Lafayette Advertiser 3/28/1903.

New Store. - Mr. A. J. Leblanc will soon erect a two-story building near his butcher shop for Prejean & Leblanc, dealers in Clothing and Gent's Furnishing Goods. The store will be 30 x 60 feet, and will have a plate glass front, galvanized iron will be used for facing and the roof will be covered with slate.   Lafayette Advertiser 3/28/1903.

 Selected News Notes (Advertiser) 3/28/1903.
 The case of Marquis Mouton which was set for Monday, was again postponed on account of the sickness of one of the principal witnesses, and was reset for for April 13, 1903.

 Mr. Raoul Jeanmard last Monday sold his plantation near Lafayette, consisting of 400 acres, with all improvements to Mr. Eugene Trahan, for $15,750. The sale was made through the enterprising real estate man Mr. J. C. Nickerson.

 Master Workman and Recorder, Jno. T. Allingham of Ideal Lodge 25, A. O. U. W., paid Mrs. Ambroise Mouton on the 18th, $1,000 insurance in the above order, on the life of her son.

 Paul Beaurepaire, the Tailor and dyeing man will soon leave Lafayette. He requests all those who have suits in his shop to pay for same without delay; whereafter all of the suits will be disposed of.

 Mr. J. P. Holt, representing the Crowley Brick Co., was in Lafayette last Tuesday, on business.

 Easter Egg Hunt. - Easter Monday, April 13th at 3 o'clock in the afternoon, Parkerson Park. The Episcopal ladies solicit attendance.

 Morgan's Louisiana & Texas Railroad and Steamship Co. will sell tickets from Lafayette to New Iberia and return March 30 1903, with return limit March 31 1903, at a rate of 75 cts on account of Lecture of Gen. J. B. Gordon. 
Lafayette Advertiser 3/28/1903.

 From the Lafayette Advertiser of March 28th, 1896:


 No Opposition to the Five Mill Tax.
Water Works and Electric Lights For Lafayette Assured!!!

March 23rd, 1896 will always be a memorable day for the town of Lafayette. It was the day appointed for submitting to the property taxpayers the special tax proposition of 5 mills for ten years to defray the cost of procuring and constructing an elaborate and reliable water works and electric light plant. The particular importance the question bore to the future development of the town caused all classes of citizens to feel a live interest in the occasion and the voting began early and earnest throughout the day. It appeared to be the wish of every one that the special tax measure should be unanimously carried, and how well the energy was directed to that end is best attested by the sworn returns of the commissioners showing not one dissenting vote. The vote polled could scarcely have been more full and the day's doing was remarkable for the general good feeling that prevailed among the people.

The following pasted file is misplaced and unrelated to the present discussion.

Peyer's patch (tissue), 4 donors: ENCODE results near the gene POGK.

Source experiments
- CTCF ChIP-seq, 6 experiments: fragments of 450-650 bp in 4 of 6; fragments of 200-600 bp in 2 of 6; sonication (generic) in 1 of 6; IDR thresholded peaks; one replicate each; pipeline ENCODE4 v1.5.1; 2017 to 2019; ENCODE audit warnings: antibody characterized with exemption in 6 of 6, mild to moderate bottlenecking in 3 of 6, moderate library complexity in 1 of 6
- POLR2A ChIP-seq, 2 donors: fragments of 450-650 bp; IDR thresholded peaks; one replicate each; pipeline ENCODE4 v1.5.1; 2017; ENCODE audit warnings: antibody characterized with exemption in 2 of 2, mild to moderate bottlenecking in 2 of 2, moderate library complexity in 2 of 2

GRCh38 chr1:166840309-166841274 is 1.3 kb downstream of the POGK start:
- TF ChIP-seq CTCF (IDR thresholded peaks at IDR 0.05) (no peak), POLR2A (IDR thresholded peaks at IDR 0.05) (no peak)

Lafayette did itself proud on the 23rd instant and the result of the election does credit to the taxpayers and is a compliment to the people composing the community. The citizens of Lafayette have put themselves on record as being unequivocally in favor of progress and improved methods in matters that concern their well being, and Lafayette had served a formal notice to the outside world that hereafter it purposes to occupy a position in the front rank of "up-to-date" towns on the American continent.

The work of construction will begin as soon as the necessary legal formalities are carried out that govern transactions of this character, which will be not later than April 15th. Once begun the work will be rapidly pushed forward until final completion. All material and machinery entering into the construction of the plant is to be of the highest standard, making it certain that the money of the people shall not be injudiciously expended, and once in possession and full enjoyment of the substantial benefits that attend improvements of the kind contemplated, we will all bless the day that made their realization possible.

In common with the rest The Advertiser feels highly elated over the new order of things in course of development for Lafayette, the little prairie town that is destined to become the queen city of Southwest Louisiana. The ice is broken and water works and electric lights will pave the way to other valuable improvements. It is better late than never to claim the attention of the capitalist and prospector, and with the natural advantages it possesses in the way of climate, soil and location we may confidently look forward to a boom, not of the ephemeral or mushroom genus, but a solid and enduring boom that cannot retrogress.